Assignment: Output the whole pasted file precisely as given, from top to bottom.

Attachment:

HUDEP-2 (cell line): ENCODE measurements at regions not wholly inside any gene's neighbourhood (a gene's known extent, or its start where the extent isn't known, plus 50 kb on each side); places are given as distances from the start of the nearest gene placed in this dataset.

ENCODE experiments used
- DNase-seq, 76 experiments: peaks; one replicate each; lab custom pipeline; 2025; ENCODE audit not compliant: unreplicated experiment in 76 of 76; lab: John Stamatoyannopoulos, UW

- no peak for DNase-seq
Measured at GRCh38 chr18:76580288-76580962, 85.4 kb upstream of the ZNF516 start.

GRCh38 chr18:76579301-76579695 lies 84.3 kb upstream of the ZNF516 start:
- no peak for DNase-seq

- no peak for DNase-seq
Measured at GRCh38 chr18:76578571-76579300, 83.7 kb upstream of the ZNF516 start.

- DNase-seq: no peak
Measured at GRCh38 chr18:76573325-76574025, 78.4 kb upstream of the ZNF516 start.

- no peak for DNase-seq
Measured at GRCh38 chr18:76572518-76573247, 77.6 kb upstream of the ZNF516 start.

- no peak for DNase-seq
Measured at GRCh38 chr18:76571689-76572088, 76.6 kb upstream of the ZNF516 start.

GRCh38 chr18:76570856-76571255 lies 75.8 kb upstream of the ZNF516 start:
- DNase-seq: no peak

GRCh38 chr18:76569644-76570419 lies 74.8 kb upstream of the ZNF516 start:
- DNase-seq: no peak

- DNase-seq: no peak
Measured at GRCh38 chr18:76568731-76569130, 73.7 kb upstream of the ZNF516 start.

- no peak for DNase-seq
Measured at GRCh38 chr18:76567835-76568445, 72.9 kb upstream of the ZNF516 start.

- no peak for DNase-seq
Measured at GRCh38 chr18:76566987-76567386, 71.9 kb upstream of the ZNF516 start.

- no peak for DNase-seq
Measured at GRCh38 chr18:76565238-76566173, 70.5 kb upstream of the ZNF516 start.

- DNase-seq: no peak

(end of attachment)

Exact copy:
HUDEP-2 (cell line): ENCODE measurements at regions not wholly inside any gene's neighbourhood (a gene's known extent, or its start where the extent isn't known, plus 50 kb on each side); places are given as distances from the start of the nearest gene placed in this dataset.

ENCODE experiments used
- DNase-seq, 76 experiments: peaks; one replicate each; lab custom pipeline; 2025; ENCODE audit not compliant: unreplicated experiment in 76 of 76; lab: John Stamatoyannopoulos, UW

- no peak for DNase-seq
Measured at GRCh38 chr18:76580288-76580962, 85.4 kb upstream of the ZNF516 start.

GRCh38 chr18:76579301-76579695 lies 84.3 kb upstream of the ZNF516 start:
- no peak for DNase-seq

- no peak for DNase-seq
Measured at GRCh38 chr18:76578571-76579300, 83.7 kb upstream of the ZNF516 start.

- DNase-seq: no peak
Measured at GRCh38 chr18:76573325-76574025, 78.4 kb upstream of the ZNF516 start.

- no peak for DNase-seq
Measured at GRCh38 chr18:76572518-76573247, 77.6 kb upstream of the ZNF516 start.

- no peak for DNase-seq
Measured at GRCh38 chr18:76571689-76572088, 76.6 kb upstream of the ZNF516 start.

GRCh38 chr18:76570856-76571255 lies 75.8 kb upstream of the ZNF516 start:
- DNase-seq: no peak

GRCh38 chr18:76569644-76570419 lies 74.8 kb upstream of the ZNF516 start:
- DNase-seq: no peak

- DNase-seq: no peak
Measured at GRCh38 chr18:76568731-76569130, 73.7 kb upstream of the ZNF516 start.

- no peak for DNase-seq
Measured at GRCh38 chr18:76567835-76568445, 72.9 kb upstream of the ZNF516 start.

- no peak for DNase-seq
Measured at GRCh38 chr18:76566987-76567386, 71.9 kb upstream of the ZNF516 start.

- no peak for DNase-seq
Measured at GRCh38 chr18:76565238-76566173, 70.5 kb upstream of the ZNF516 start.

- DNase-seq: no peak